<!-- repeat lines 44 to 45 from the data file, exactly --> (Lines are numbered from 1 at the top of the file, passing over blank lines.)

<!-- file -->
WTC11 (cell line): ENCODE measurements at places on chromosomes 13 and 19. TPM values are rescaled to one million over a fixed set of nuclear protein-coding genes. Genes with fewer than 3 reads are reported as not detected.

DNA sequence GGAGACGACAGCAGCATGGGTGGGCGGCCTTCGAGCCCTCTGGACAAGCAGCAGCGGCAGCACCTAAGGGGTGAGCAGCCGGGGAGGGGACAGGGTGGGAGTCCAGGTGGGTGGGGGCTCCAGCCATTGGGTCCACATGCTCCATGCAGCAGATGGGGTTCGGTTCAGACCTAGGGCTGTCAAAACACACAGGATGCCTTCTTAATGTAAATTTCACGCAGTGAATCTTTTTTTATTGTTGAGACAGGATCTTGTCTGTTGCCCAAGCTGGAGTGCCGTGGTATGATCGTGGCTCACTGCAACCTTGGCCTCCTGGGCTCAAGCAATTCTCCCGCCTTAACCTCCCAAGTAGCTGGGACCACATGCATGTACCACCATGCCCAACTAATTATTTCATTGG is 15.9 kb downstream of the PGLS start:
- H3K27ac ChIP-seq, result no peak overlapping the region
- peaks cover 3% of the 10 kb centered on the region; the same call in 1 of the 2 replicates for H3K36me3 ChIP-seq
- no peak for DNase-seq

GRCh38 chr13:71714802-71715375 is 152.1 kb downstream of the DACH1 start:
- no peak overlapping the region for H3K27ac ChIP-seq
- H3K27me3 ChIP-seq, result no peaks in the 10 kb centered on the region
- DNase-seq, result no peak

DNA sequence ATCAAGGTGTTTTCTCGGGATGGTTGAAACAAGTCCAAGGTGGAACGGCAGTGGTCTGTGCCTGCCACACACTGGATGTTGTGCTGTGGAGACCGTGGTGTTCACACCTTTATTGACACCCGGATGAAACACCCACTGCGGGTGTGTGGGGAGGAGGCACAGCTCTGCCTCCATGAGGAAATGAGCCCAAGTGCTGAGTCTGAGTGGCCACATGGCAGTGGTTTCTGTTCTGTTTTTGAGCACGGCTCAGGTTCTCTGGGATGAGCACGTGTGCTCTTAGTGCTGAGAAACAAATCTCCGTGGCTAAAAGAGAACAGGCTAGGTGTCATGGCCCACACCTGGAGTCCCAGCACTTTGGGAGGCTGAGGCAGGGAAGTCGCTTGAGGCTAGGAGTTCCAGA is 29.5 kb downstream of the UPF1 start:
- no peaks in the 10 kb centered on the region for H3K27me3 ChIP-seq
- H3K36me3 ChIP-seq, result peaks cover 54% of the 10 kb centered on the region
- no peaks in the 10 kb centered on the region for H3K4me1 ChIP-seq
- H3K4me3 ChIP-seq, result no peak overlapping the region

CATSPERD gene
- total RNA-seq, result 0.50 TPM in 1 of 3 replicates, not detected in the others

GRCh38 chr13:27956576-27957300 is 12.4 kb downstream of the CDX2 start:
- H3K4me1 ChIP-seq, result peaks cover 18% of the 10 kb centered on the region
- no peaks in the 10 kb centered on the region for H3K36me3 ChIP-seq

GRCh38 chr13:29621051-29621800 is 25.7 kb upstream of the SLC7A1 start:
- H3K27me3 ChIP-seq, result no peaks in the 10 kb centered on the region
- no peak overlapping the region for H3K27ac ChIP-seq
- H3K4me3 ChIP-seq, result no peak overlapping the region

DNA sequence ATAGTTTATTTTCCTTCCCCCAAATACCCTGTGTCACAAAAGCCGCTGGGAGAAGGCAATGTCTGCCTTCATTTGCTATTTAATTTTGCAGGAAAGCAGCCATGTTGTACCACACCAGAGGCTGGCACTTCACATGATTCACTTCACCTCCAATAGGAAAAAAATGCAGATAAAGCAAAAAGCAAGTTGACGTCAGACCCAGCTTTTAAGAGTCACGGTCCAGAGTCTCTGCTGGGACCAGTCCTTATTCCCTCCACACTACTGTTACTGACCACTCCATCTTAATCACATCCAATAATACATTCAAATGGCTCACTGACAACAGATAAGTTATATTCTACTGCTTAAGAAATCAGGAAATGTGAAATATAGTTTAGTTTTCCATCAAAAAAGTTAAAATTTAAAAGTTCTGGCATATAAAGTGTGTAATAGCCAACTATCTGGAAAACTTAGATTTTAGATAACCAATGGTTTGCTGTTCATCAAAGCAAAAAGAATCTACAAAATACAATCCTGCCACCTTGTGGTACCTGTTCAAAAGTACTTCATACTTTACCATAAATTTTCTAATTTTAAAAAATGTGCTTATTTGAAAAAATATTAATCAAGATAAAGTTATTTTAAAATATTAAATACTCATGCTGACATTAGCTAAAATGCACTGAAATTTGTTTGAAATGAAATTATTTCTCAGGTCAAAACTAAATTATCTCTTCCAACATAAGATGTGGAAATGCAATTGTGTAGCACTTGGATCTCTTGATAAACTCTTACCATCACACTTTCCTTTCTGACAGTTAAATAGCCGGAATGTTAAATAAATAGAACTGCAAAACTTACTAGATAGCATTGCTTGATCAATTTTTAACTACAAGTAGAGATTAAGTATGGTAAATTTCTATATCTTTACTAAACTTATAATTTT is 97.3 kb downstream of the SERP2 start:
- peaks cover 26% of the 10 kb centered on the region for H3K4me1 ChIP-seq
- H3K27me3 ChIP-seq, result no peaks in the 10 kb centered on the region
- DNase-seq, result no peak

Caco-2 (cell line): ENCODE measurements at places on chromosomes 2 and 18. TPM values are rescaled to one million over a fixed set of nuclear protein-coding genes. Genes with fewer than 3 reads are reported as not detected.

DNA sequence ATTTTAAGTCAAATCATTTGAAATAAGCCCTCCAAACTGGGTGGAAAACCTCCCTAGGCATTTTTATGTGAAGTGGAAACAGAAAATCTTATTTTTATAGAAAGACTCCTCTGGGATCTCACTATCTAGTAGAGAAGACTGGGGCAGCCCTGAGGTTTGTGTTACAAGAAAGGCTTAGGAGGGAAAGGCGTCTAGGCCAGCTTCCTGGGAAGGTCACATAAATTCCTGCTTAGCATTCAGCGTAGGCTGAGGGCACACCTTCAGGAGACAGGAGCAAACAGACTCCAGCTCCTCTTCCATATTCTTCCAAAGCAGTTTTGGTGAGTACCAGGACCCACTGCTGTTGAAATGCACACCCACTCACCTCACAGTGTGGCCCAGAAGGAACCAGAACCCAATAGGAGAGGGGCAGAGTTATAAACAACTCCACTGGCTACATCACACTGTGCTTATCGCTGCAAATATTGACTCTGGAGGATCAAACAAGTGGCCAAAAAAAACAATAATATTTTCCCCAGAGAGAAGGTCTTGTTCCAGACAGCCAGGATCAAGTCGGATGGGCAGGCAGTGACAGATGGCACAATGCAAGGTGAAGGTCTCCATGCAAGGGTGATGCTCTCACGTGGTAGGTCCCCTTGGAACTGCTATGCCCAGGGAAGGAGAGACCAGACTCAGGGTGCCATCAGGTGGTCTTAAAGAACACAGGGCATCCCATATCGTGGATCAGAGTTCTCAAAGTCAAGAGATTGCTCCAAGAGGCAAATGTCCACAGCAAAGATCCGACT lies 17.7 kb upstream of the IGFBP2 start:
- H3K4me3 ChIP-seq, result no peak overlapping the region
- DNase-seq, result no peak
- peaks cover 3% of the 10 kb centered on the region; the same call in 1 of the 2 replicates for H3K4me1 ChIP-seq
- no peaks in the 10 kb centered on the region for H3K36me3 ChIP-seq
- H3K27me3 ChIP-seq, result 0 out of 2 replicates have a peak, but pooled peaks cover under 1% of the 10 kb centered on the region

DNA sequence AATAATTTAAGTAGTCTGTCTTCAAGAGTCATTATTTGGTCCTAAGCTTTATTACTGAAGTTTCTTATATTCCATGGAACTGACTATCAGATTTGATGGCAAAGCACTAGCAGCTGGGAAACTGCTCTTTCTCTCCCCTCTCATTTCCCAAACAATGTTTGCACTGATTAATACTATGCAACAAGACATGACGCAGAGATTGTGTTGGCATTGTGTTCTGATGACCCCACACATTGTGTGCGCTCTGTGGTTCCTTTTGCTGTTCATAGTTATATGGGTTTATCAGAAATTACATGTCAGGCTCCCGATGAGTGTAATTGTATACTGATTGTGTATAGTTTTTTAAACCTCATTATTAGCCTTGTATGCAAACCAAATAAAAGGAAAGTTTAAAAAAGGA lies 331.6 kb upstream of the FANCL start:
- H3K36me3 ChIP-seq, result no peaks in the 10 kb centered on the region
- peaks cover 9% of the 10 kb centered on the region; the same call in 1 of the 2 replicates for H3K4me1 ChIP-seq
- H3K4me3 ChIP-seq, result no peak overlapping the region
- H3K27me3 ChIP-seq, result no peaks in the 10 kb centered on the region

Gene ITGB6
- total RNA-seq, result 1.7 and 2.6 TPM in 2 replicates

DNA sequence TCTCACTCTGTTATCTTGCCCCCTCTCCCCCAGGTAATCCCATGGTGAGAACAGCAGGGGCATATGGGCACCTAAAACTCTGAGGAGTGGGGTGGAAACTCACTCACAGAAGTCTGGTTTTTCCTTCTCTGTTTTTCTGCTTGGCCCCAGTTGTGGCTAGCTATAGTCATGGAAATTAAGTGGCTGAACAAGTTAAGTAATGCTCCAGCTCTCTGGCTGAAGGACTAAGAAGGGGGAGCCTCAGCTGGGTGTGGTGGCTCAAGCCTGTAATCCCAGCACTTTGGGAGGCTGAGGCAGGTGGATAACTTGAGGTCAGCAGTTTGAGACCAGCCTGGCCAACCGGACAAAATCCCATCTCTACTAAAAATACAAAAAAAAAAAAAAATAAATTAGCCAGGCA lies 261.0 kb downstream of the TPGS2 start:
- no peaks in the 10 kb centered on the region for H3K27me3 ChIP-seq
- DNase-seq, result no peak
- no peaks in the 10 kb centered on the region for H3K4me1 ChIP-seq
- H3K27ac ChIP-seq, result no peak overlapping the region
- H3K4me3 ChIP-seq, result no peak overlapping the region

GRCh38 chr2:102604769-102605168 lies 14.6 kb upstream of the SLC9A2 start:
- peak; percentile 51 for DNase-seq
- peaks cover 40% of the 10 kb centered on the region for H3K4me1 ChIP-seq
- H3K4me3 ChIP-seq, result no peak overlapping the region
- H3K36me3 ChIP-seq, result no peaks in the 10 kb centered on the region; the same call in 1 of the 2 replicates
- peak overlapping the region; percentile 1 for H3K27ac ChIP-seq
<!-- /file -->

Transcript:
- DNase-seq, result no peak
- no peaks in the 10 kb centered on the region for H3K4me1 ChIP-seq